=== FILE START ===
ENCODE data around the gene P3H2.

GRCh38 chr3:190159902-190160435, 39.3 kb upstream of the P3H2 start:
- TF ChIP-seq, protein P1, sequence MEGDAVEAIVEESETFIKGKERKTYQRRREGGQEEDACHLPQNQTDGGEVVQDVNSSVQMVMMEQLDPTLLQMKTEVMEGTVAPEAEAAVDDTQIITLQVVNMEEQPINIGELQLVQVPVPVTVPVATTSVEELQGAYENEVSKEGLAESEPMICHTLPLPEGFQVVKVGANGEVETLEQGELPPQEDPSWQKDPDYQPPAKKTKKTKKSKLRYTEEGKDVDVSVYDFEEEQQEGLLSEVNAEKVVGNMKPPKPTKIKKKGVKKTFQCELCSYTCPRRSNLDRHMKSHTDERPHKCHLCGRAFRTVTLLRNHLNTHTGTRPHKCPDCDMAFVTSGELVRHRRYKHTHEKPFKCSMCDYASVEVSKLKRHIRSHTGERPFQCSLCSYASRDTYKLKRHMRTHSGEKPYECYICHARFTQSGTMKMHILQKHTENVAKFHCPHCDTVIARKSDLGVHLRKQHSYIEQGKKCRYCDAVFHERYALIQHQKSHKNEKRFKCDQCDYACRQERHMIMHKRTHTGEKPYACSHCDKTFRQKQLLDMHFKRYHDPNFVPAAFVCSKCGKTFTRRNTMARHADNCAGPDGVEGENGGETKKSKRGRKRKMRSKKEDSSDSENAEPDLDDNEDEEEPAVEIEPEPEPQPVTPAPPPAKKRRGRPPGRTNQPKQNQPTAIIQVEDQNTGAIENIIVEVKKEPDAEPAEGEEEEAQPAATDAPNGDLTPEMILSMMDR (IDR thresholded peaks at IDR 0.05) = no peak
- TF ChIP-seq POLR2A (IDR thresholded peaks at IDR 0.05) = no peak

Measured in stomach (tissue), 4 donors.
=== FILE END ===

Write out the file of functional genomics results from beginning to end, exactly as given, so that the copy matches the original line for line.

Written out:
ENCODE data around the gene P3H2.

GRCh38 chr3:190159902-190160435, 39.3 kb upstream of the P3H2 start:
- TF ChIP-seq, protein P1, sequence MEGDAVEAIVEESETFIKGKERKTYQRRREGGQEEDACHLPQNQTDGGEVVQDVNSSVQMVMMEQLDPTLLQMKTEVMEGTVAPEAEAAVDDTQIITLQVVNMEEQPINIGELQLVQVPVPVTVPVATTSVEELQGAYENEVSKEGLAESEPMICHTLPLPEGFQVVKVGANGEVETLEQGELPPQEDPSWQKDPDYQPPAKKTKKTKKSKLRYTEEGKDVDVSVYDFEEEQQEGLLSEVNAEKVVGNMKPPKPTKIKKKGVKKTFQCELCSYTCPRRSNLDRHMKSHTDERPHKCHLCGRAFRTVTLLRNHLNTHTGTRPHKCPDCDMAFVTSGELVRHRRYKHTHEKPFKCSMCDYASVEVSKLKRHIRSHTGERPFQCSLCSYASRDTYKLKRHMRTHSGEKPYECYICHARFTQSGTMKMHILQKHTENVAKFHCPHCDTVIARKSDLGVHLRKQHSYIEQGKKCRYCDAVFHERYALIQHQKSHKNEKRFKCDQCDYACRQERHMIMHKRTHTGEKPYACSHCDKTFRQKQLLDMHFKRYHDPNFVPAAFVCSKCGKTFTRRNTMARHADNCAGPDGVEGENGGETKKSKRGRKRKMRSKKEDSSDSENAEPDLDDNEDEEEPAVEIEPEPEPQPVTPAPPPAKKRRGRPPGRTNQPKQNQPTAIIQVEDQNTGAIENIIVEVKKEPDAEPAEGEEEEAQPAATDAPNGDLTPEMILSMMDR (IDR thresholded peaks at IDR 0.05) = no peak
- TF ChIP-seq POLR2A (IDR thresholded peaks at IDR 0.05) = no peak

Measured in stomach (tissue), 4 donors.